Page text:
At least 88,000 cases of COVID-19 have been confirmed worldwide, compared with 81,000 in China, according to a count of cases by researchers at Johns Hopkins University.
At a glance: Key coronavirus developments
- Italy says more than 2,000 people have died from coronavirus, up 349 since yesterday.
- Boris Johnson says the most vulnerable Britons should avoid social contact for three months
- Brussels wants 30-day restriction on all non-essential travel to EU
In Greece, confirmed COVID-19 cases rise 103 in a day to 331.
- Portugal and Spain halt tourism along their 1,200-kilometre border. Goods and workers can still cross.
Four US states close bars and restaurants over coronavirus outbreak.
COVID-19 reaches at least 25 out of 54 countries in Africa.
Serbia declares a nationwide state of emergency and tells foreigners to stay away.
Montenegro bans foreigners from entering the country and closes non-essential outlets like cafes and restaurants
Poland restores checks on its land borders with Germany, the Czech Republic, Lithuania, and Slovakia on Sunday.
Italy's death rate passes 2,000
A further 349 people have died from coronavirus in Italy in just 24 hours, Italy's civil protection agency revealed on Monday evening.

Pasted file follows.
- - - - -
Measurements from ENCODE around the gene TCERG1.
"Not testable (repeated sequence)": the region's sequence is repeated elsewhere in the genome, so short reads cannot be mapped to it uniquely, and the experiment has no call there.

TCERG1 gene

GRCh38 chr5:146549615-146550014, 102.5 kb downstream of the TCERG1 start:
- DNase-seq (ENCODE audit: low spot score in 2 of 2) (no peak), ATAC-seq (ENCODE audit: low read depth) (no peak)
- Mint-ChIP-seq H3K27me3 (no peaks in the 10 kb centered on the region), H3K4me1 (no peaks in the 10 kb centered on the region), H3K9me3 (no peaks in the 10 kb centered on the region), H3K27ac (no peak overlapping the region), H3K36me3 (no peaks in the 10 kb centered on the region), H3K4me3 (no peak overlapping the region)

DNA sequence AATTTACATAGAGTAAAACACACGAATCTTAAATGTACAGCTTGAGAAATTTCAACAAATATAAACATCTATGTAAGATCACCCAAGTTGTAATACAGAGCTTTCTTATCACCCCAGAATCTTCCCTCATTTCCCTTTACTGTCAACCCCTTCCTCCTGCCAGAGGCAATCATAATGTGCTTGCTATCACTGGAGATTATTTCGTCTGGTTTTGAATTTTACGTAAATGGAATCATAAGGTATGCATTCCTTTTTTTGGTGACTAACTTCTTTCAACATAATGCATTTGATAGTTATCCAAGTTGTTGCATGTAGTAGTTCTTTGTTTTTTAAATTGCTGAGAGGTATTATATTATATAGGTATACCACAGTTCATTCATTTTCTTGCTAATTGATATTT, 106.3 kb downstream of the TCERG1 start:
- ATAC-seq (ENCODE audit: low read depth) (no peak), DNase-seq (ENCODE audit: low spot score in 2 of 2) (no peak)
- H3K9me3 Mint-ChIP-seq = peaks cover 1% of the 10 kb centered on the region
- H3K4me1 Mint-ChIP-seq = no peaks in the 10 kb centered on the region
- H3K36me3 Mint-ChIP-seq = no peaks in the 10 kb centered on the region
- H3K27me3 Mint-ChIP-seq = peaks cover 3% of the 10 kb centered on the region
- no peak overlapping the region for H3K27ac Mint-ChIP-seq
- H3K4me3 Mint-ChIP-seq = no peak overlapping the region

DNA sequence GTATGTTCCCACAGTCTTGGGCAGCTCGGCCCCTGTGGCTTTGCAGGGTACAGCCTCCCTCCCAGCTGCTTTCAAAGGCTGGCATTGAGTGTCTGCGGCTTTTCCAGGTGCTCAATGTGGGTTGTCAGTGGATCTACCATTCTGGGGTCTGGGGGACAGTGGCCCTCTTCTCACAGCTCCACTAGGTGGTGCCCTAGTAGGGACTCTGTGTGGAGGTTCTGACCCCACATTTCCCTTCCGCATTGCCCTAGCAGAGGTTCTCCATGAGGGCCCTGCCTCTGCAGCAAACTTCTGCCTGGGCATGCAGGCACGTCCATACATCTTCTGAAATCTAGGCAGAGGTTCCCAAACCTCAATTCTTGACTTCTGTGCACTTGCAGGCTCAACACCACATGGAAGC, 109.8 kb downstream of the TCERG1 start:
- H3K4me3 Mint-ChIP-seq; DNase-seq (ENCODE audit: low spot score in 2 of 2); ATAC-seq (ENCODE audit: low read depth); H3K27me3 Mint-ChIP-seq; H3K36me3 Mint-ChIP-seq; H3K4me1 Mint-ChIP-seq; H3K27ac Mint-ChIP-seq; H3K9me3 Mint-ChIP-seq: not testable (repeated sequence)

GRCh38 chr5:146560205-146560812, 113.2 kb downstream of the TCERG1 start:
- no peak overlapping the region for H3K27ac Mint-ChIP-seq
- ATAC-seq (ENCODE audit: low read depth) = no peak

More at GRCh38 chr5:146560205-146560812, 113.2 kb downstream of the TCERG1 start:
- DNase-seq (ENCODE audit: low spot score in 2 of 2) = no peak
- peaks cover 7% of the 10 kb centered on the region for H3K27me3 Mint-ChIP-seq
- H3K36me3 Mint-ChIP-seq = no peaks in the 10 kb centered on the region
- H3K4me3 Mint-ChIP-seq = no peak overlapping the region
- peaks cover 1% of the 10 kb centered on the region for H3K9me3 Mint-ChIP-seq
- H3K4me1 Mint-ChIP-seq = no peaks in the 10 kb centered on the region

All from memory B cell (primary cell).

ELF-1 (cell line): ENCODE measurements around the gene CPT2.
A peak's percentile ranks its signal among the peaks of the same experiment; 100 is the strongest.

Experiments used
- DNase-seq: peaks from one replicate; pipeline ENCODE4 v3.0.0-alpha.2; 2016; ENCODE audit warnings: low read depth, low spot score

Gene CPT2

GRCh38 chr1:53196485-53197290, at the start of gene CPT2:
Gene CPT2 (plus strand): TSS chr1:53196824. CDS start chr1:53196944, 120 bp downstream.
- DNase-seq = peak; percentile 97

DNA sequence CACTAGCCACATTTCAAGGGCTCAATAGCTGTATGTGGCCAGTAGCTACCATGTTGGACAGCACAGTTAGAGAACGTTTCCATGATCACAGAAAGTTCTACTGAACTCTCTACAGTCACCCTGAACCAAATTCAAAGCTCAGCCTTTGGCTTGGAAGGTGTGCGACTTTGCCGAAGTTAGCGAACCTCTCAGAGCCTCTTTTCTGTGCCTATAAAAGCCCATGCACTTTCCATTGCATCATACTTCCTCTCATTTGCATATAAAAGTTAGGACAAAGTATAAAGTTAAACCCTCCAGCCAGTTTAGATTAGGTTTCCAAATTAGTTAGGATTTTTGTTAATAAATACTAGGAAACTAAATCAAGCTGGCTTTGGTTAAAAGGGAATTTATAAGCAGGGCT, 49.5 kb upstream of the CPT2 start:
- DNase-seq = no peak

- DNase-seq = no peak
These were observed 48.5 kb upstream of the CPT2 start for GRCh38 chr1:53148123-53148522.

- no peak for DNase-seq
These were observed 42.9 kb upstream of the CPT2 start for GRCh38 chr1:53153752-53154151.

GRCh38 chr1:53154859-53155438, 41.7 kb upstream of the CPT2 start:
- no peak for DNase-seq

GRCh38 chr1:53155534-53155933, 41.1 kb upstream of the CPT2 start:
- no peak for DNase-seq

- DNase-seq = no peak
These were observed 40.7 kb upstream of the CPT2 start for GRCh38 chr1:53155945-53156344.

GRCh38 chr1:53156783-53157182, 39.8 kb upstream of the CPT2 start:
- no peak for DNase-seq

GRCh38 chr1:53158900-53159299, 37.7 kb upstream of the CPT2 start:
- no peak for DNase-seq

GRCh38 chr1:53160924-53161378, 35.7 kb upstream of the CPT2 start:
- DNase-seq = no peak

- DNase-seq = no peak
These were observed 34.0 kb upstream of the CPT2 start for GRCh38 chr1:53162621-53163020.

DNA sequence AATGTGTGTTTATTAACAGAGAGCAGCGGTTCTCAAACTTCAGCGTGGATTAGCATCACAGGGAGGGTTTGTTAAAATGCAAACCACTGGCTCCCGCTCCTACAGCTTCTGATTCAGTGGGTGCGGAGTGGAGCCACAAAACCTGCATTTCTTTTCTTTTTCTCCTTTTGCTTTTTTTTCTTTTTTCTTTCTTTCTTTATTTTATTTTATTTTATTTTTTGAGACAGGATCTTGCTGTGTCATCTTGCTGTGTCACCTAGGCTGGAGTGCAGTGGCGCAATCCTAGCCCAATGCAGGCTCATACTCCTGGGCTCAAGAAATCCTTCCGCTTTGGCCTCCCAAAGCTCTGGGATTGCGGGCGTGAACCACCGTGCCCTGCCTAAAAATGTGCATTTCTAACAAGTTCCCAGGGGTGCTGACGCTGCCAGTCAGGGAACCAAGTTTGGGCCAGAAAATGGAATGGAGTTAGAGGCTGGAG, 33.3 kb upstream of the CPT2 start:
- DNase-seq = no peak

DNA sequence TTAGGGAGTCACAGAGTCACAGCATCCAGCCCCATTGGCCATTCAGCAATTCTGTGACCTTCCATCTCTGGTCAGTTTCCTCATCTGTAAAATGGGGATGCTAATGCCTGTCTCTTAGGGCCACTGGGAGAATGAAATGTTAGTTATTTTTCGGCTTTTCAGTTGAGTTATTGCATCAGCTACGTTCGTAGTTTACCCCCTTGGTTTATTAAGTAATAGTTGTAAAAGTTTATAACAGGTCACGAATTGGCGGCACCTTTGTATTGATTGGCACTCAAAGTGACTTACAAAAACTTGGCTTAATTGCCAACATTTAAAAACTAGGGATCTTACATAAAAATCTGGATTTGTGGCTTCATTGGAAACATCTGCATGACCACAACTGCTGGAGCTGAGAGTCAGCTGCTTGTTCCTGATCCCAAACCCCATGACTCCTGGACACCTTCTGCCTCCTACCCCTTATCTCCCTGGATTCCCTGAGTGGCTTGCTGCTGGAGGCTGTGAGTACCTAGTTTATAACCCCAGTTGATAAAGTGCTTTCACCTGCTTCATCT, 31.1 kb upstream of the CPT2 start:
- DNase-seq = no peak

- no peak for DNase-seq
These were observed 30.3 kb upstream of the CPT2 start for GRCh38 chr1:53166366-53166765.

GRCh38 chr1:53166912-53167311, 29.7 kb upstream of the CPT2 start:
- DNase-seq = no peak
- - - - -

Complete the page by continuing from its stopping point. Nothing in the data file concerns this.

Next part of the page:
It means the country's overall death toll has now passed 2,000 people.
Per capita, it is the hardest-hit country in the world and its death rate per 1,000 infections is the highest globally.
There is also little sign that the disease is showing any sign of slowing, with 3,200 new cases reported on Monday.
"Figures continue to rise. We will soon reach the point where we will no longer have any beds for intensive care," warned Lombardy governor Attilio Fontana in an interview with Sky TG24 on Sunday.
Lombardy's top health official, Giulio Gallera, had already made similar remarks: "In Lombardy, we still have 15 to 20 intensive therapy beds. We are close to the point of no return."
According to Fontana, the setup of a temporary hospital with 500 places for intensive therapy is being planned in two pavilions at the Milan Fair.
Italy's national health institute chief Silvio Brusaferro said it is not known if Italy is reaching its peak and might start seeing the number of new cases decline.
Deaths in Spain double in a day to 288